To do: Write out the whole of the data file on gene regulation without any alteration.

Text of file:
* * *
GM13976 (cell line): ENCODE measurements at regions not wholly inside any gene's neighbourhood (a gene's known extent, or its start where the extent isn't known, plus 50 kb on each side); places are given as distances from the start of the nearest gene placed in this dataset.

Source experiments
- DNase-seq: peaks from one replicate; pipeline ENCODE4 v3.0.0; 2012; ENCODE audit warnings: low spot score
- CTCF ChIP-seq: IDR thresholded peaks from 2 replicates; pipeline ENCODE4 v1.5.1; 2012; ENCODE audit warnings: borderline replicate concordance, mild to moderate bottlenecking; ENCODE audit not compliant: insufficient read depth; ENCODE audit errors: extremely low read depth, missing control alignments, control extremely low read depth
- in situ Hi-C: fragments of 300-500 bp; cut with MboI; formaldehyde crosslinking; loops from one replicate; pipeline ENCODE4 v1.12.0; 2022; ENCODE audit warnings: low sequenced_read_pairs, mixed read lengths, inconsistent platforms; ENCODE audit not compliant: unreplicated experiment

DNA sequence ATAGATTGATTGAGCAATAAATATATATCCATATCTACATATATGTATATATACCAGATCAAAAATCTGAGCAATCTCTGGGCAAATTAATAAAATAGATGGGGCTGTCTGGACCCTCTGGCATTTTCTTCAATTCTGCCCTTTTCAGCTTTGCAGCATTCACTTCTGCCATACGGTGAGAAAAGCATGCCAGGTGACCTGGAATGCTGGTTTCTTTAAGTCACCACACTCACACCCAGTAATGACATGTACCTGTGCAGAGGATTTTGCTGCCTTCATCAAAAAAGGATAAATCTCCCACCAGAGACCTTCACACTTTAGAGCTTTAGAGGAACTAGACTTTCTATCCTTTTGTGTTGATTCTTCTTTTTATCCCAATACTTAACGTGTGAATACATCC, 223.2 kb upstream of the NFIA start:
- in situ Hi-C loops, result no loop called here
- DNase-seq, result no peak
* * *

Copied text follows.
GM13976 (cell line): ENCODE measurements at regions not wholly inside any gene's neighbourhood (a gene's known extent, or its start where the extent isn't known, plus 50 kb on each side); places are given as distances from the start of the nearest gene placed in this dataset.

Source experiments
- DNase-seq: peaks from one replicate; pipeline ENCODE4 v3.0.0; 2012; ENCODE audit warnings: low spot score
- CTCF ChIP-seq: IDR thresholded peaks from 2 replicates; pipeline ENCODE4 v1.5.1; 2012; ENCODE audit warnings: borderline replicate concordance, mild to moderate bottlenecking; ENCODE audit not compliant: insufficient read depth; ENCODE audit errors: extremely low read depth, missing control alignments, control extremely low read depth
- in situ Hi-C: fragments of 300-500 bp; cut with MboI; formaldehyde crosslinking; loops from one replicate; pipeline ENCODE4 v1.12.0; 2022; ENCODE audit warnings: low sequenced_read_pairs, mixed read lengths, inconsistent platforms; ENCODE audit not compliant: unreplicated experiment

DNA sequence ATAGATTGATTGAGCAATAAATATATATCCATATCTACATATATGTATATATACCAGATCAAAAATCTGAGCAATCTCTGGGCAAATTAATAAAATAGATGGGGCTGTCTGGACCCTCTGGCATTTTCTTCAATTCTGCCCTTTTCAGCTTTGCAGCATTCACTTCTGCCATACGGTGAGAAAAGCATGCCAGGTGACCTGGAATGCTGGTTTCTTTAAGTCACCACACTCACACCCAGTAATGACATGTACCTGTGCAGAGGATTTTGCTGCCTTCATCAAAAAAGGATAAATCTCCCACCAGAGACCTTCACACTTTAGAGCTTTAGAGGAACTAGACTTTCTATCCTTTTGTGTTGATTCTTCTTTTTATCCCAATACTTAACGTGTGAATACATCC, 223.2 kb upstream of the NFIA start:
- in situ Hi-C loops, result no loop called here
- DNase-seq, result no peak